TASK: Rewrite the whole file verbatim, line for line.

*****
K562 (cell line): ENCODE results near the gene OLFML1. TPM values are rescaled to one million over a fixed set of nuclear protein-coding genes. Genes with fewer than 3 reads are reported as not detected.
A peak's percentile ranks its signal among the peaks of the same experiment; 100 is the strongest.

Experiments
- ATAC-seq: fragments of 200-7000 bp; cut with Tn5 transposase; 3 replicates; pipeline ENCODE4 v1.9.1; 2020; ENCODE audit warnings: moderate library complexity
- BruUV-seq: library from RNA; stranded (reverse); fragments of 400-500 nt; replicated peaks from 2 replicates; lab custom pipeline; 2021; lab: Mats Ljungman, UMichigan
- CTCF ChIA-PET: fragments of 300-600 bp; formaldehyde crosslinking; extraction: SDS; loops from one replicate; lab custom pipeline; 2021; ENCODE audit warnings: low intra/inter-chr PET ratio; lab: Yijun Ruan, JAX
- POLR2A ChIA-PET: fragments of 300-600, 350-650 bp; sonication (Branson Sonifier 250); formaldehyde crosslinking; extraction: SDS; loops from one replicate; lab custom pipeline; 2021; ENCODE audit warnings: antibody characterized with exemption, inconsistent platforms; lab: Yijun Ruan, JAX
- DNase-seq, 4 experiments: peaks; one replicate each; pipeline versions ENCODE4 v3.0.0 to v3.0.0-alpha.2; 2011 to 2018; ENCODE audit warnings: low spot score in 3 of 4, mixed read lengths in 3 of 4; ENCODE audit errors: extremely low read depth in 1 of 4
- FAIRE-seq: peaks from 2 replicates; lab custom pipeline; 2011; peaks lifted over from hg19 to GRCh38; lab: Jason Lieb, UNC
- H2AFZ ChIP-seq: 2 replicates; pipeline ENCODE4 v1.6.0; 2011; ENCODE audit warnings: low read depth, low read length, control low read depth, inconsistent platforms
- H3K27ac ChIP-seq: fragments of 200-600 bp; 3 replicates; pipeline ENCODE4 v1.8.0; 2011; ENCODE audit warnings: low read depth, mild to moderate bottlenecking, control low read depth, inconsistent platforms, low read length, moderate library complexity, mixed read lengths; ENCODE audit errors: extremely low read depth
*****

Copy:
K562 (cell line): ENCODE results near the gene OLFML1. TPM values are rescaled to one million over a fixed set of nuclear protein-coding genes. Genes with fewer than 3 reads are reported as not detected.
A peak's percentile ranks its signal among the peaks of the same experiment; 100 is the strongest.

Experiments
- ATAC-seq: fragments of 200-7000 bp; cut with Tn5 transposase; 3 replicates; pipeline ENCODE4 v1.9.1; 2020; ENCODE audit warnings: moderate library complexity
- BruUV-seq: library from RNA; stranded (reverse); fragments of 400-500 nt; replicated peaks from 2 replicates; lab custom pipeline; 2021; lab: Mats Ljungman, UMichigan
- CTCF ChIA-PET: fragments of 300-600 bp; formaldehyde crosslinking; extraction: SDS; loops from one replicate; lab custom pipeline; 2021; ENCODE audit warnings: low intra/inter-chr PET ratio; lab: Yijun Ruan, JAX
- POLR2A ChIA-PET: fragments of 300-600, 350-650 bp; sonication (Branson Sonifier 250); formaldehyde crosslinking; extraction: SDS; loops from one replicate; lab custom pipeline; 2021; ENCODE audit warnings: antibody characterized with exemption, inconsistent platforms; lab: Yijun Ruan, JAX
- DNase-seq, 4 experiments: peaks; one replicate each; pipeline versions ENCODE4 v3.0.0 to v3.0.0-alpha.2; 2011 to 2018; ENCODE audit warnings: low spot score in 3 of 4, mixed read lengths in 3 of 4; ENCODE audit errors: extremely low read depth in 1 of 4
- FAIRE-seq: peaks from 2 replicates; lab custom pipeline; 2011; peaks lifted over from hg19 to GRCh38; lab: Jason Lieb, UNC
- H2AFZ ChIP-seq: 2 replicates; pipeline ENCODE4 v1.6.0; 2011; ENCODE audit warnings: low read depth, low read length, control low read depth, inconsistent platforms
- H3K27ac ChIP-seq: fragments of 200-600 bp; 3 replicates; pipeline ENCODE4 v1.8.0; 2011; ENCODE audit warnings: low read depth, mild to moderate bottlenecking, control low read depth, inconsistent platforms, low read length, moderate library complexity, mixed read lengths; ENCODE audit errors: extremely low read depth